i don’t really have a gardening soul.

i grew up in apartments, with a healthy fear of the wormy, soily outdoors. a significant part of me still thinks of dirt as dirty, and in my secret heart i like my baby carrots pleasantly pre-packaged and washed off. i own seed packets which swear they’ll grow me some yellow beans, but i’ve had those packets on top o’ the microwave for two years now, i swear, and not one single bean has emerged from them. Dave did plant tomatoes in a box on the deck last summer, and i admired them, and felt virtuous just basking in their presence, but i did very little to contribute to their survival. even houseplants do not thrive under my ministrations – i’m more of a hardship post that tests their mettle, forces them to be all they can be in a harsh, forgetful environment…even if i do occasionally sing them cheering, tuneless songs while spraying them haphazardly with water. i mean well. but with plants and growing things, i am always in a foreign country.

the woman who owned this house before us, though…she had a way with plantlife. when we viewed the house, and later came in to check measurements and get it inspected and secretly plot the changes we would make when it was ours (all ours!), the indoors thrummed with vibrant green. the planter she’d built between the hallway and living room overflowed with ivys and ferns and other pretty things – now long since eaten by our cat – and even though it was March and snowy, she showed us around the yard, pointing out all the bushes by name, explaining what grew where beneath the snowcover. she shared all this as if we spoke her language…as if we were worthy to take care of this garden she’d laid in. and i bought in. i was five months pregnant with Finn, and happy, and i imagined myself come summer, waddling about my yard – my yard! my first ever yard! – with garden clogs and random tool-like items, mysteriously making things live.

i think you know how that part of the story goes. the day we took possession of the house, i’d already been in Halifax on bedrest for sixteen days, water broken, lying still, on eggshells. and that day we’d been waiting for, had circled in green marker on the calendar months before, was the morning i woke up in labour. funny one, gods. i had to call Dave away from the house before he’d even gotten the keys in hand, and while i laboured, in that strange, animal otherworld that is pain and metallic fear, he drove. he made it. but Finn did not. by the end of the day, we knew he would not. and so we never did celebrate the milestone of our first home – it got swallowed, along with my visions of myself as capable of making things live.

the plants were not high on my priority list when we eventually came back from Halifax to this house that we’d never slept in, without the child we’d bought it to be a home for. the house itself wasn’t high on my priority list…it offered sanctuary from the unpredictability of the outside world, which skinned me raw every time i ventured out into its neon signs advertising Mother’s Day specials, and it offered the mixed blessing of mindless work to be done, to expend myself into, but beyond those things i would have been happy to see it burn. i wanted my baby, not the stupid, empty house. i went through the motions of learning to paint and sand, because i needed something to occupy me, but never once did i step out to look at the side garden as it burgeoned into spring weeds. living things, other than the trees we planted in Finn’s memory, which i watered every night, were an affront to me. and i feared them, feared to fail them.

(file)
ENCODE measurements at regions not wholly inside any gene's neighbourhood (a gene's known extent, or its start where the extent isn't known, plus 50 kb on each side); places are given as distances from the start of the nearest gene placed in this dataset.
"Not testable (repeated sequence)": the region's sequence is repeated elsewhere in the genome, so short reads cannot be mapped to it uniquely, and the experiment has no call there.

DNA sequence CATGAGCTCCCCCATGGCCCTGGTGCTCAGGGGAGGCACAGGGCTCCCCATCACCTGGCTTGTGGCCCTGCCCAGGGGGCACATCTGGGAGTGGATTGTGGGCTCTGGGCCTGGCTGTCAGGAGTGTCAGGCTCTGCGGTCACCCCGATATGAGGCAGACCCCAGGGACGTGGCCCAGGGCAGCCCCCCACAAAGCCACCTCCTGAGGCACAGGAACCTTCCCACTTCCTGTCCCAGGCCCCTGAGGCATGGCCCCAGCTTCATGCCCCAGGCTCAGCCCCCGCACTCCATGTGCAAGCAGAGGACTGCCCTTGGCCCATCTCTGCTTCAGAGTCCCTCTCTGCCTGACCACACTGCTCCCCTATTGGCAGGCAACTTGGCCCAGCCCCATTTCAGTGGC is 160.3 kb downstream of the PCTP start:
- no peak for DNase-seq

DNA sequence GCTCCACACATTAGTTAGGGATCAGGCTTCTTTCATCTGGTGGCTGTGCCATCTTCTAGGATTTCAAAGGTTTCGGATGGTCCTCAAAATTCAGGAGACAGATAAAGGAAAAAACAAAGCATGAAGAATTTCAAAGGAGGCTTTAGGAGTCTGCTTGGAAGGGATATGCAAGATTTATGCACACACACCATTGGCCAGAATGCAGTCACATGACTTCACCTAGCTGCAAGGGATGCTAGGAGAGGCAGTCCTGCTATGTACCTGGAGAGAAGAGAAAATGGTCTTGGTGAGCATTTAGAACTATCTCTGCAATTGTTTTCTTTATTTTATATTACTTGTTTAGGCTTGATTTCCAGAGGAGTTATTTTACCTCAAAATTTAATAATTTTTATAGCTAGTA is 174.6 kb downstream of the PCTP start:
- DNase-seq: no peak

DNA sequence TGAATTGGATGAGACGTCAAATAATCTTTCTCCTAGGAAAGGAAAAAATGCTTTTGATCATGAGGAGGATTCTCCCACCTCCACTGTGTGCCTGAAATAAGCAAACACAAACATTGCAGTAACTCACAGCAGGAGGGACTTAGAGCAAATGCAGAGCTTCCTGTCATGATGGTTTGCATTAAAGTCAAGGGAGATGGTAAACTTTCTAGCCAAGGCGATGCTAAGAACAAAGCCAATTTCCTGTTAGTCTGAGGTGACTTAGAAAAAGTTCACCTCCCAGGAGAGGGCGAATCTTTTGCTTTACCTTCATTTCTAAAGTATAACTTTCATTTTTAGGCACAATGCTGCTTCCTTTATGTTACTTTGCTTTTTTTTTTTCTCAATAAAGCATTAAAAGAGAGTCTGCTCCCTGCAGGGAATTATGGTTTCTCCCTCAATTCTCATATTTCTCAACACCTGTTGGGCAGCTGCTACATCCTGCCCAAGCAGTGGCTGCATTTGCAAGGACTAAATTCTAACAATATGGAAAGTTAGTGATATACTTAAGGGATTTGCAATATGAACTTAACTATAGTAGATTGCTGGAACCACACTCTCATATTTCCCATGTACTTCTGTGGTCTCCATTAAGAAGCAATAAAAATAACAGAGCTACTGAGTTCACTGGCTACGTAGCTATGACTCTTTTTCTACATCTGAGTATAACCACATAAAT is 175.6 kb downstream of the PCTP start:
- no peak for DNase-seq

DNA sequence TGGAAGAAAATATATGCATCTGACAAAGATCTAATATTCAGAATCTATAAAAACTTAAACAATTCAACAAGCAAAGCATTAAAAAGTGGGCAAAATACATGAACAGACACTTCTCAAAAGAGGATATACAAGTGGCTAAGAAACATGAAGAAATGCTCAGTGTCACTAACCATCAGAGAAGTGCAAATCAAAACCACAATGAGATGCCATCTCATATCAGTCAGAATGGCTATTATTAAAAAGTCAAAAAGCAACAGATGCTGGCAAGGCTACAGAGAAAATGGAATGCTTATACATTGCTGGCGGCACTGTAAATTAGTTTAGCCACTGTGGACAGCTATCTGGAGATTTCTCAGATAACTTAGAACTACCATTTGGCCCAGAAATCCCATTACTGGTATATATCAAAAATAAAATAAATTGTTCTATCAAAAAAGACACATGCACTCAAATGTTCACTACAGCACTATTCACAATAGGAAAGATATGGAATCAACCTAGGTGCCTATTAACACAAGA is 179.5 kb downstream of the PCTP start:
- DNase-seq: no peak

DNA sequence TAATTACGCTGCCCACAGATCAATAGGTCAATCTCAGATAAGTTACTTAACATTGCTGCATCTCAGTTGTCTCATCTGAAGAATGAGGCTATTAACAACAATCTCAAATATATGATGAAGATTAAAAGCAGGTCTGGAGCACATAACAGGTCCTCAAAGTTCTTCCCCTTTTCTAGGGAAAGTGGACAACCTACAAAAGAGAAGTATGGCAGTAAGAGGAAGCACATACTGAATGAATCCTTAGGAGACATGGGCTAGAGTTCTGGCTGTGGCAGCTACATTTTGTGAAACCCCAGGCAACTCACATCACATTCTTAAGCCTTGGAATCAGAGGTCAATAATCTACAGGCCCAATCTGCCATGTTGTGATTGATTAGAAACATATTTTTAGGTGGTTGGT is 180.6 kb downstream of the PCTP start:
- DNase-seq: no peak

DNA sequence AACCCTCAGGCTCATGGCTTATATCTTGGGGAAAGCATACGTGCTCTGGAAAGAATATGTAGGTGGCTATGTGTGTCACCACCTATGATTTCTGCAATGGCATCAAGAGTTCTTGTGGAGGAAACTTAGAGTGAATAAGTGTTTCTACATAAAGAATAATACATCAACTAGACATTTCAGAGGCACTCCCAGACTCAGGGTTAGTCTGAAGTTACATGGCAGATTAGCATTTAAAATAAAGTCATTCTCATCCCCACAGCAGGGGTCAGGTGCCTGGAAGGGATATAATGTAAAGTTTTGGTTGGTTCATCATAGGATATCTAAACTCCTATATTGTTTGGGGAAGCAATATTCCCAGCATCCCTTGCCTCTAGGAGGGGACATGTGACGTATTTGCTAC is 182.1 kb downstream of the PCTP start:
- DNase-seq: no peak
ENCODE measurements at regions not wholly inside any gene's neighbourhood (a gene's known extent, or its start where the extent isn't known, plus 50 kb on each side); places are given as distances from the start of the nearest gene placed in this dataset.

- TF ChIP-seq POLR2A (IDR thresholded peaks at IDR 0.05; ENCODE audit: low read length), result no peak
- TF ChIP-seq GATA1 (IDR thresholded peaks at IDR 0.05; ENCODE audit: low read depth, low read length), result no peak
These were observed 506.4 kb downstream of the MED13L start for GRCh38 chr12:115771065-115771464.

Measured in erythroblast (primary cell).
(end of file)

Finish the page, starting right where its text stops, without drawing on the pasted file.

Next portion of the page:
i didn’t explain any of this to my middle-aged neighbour the first time i met her. i’d stepped out with the watering can, heading for the trees, when a solid woman five feet away at the fence between our properties accosted me. no “hi” or “hello,” or “you’re the new owner…welcome to the neighbourhood.” nope. Brenda just laid it out, fast and rough and matter-of-fact, “you’re gonna lose them plants if you don’t start weeding them.” you can tell we live in a posh spot, non? i think i stared at her. i don’t know what i said, just goggled at her, frozen, afraid of bursting out into tears, fantasizing about pushing her pinched face into the weeds and forcing her to eat them. i refrained. i’m neighbourly that way, raised polite and constrained by social niceties even when i don’t want to be. but since that moment, i’ve never once weeded that side garden (and i do weed it, about three times every summer, or about a hundred times less than the damn thing needs) without tasting bitterness, without feeling that same violated, wounded, inept fury that i did the day i met Brenda and imagined turning her into my own personal goat. until this week.

this week, for the first time, it got warm enough for Oscar and i to really play outside, and to check out the garden. it did me good. at the front of the house, he tried to eat one of the tulips that survive as a legacy to the good gardener who lived here before us. and he fell and got frightened by the strangeness of the soil, and i got down beside him and got my hands dirty trying to show him worms and that really, dirt ain’t so bad. and i started to believe myself.

Oscar in tulips

later, on the side of the house, he revelled in the weed cover and its raging greenness, and for the first time, all those weeds looked less like a Sisyphian chore and a reminder of pain and inadequacy than just like, well…weeds. kinda pretty weeds. weeds that will likely choke out all the other plants that that poor lady took such care with, true…but she doesn’t live here anymore. we do. with Oscar. who warily checked out the new leaves on Finn’s trees in the backyard, and decided Japanese maple didn’t please his palate.

Oscar with Finn's tree

but it pleased my heart.  each new spring, a little healing.

that, i can get dirty for.